We end the hour with a question and answer period and I never feel like I have enough time to get to all of the questions. I'd like to say that every child walks out of the workshop in love with opera, but it's not always the case. If we've planted a seed that grows an individual's interest or appreciation of the arts, or effectively communicated the value of the arts, then we've done our job. My favourite responses have included students coming out of a workshop and thanking their principal for school and a boy today thanking me for picking him to demonstrate how to act like Osiris because "older people think I just act silly. Today I felt more important." And that makes it all worth it.

Posted by Katherine Semcesen / in Xstrata Ensemble Studio School Tour / comments (0) / permalink


Isis and the Seven Scorpions Tour: Day Three


[This is a guest post by school tour manager and composer Dean Burry, who is currently travelling with the Xstrata Ensemble Studio School Tour. Dean Burry composed the children's operas Isis and the Seven Scorpions (currently touring) and The Brothers Grimm

My stay in Sudbury continues to be an eye-opening experience. I woke up to a beautiful sunny morning (though snow is apparently on the way) and was picked up by my driver for the day (ooh la la) Dick Perras. Dick is a retired music teacher from the area and we really hit it off. He had to drive me to the town of Levack, which is about 30 minutes outside of Sudbury, and proved to be an excellent tour guide. Apparently, Sudbury is built in the middle of a giant meteor crater which is why there is such a high concentration of mineral resources here. We drove across the centre of the crater and you could see the rim in the distance. In the centre of the crater is very flat and fertile farmland, which is a real contrast to the rest of the region. Dick and I had a great conversation about fishing, setting rabbit snares and hunting partridge. He told me that this was not a conversation he imagined having with a Toronto opera composer. I told him I was from Newfoundland, and then it all made sense to him.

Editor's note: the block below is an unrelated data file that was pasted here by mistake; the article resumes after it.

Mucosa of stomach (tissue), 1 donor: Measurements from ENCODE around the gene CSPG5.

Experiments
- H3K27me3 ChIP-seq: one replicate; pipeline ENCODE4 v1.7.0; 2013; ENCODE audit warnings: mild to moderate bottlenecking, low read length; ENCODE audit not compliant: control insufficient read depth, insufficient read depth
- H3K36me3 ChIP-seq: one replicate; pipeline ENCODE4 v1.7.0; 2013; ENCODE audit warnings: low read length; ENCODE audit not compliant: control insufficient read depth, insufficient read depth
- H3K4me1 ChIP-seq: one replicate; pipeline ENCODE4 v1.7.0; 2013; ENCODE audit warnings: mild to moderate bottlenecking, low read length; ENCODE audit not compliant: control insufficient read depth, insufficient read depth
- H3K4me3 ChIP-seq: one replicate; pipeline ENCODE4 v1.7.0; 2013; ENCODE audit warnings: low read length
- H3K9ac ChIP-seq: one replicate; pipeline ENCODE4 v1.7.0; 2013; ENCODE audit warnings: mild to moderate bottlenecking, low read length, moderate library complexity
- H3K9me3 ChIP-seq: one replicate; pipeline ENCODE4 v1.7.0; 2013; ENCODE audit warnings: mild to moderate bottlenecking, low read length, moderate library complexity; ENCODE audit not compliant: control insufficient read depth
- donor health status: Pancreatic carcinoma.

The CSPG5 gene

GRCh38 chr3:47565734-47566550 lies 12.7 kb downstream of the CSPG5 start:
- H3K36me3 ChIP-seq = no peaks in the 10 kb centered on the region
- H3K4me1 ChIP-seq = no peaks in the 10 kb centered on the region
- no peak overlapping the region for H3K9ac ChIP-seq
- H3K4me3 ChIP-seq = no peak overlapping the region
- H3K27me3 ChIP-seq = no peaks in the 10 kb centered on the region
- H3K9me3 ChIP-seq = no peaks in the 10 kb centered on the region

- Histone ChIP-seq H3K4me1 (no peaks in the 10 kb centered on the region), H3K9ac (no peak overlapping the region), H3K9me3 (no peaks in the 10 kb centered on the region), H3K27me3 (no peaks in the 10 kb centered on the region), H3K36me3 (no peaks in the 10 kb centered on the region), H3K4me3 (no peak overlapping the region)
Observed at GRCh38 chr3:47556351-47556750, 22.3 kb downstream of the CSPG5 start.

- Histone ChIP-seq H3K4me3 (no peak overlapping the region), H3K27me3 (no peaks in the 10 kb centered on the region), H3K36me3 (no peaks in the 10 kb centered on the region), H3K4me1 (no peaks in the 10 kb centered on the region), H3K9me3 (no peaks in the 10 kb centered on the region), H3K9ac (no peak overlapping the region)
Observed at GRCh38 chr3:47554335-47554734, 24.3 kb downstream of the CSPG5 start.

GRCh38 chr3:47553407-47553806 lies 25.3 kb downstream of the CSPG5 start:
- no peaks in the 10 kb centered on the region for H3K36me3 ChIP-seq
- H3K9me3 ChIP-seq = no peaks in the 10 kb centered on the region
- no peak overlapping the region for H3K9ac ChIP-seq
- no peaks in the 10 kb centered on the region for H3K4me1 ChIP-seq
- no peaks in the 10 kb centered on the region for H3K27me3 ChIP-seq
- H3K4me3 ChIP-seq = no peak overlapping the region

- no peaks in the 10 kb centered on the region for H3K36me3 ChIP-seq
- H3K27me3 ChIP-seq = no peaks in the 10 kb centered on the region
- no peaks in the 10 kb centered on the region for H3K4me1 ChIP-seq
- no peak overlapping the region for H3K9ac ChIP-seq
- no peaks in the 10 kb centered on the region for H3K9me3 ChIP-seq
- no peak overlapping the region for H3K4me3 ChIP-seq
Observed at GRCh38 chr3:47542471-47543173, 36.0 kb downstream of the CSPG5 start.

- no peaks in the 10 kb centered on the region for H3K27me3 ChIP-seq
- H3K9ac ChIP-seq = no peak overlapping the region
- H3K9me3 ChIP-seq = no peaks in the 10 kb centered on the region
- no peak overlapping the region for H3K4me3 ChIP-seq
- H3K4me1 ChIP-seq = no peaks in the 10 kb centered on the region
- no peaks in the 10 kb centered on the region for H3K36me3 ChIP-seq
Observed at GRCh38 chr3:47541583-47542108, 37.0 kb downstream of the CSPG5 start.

My schools were again very welcoming. It feels so good to be giving these kids their first opera experience. Doing workshops like this for young people sometimes feels like a performance in itself. As in Isis and the Seven Scorpions, I have to find a way to engage both the kindergarten students (be a bit of a clown) and the sixth graders (play it cool and laid back). I do a little exercise where I ask a child to pretend to read a blank letter while I play various samples of mood music in the background to demonstrate how emotion is conveyed through music. Today I asked five-year-old Emma to help me out. Not sure she knew what a "letter" was, but she did a great job. Another very rewarding day. 

Cool and Laid Back Clown signing off.

Photo © Dean Burry 2011

Posted by Dean Burry / in Xstrata Ensemble Studio School Tour / comments (0) / permalink


Adventures in Honey Harvesting

Beekeeper Fred Davis updates us on the honeybees that live on the roof the Four Seasons Centre for the Performing Arts:

A lot has happened since my last entry in August. The very hot summer months got me thinking about how to help the bees stay cool. I inserted chopsticks between the honey supers and the deep brood supers. I hoped this would improve air flow in and around the colonies. I noticed that the colonies were not in direct sunlight for very long throughout the day and until late in the afternoon. That was great during those hot months but now it's time to think about keeping them protected from the harsh winds this fall and winter. 


Posted by Gianna Wichelow / in FSCPA Honeybees / comments (0) / permalink

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Sara Fulgoni in the COC production of Bluebeard's Castle. Photo: Michael Cooper © 2001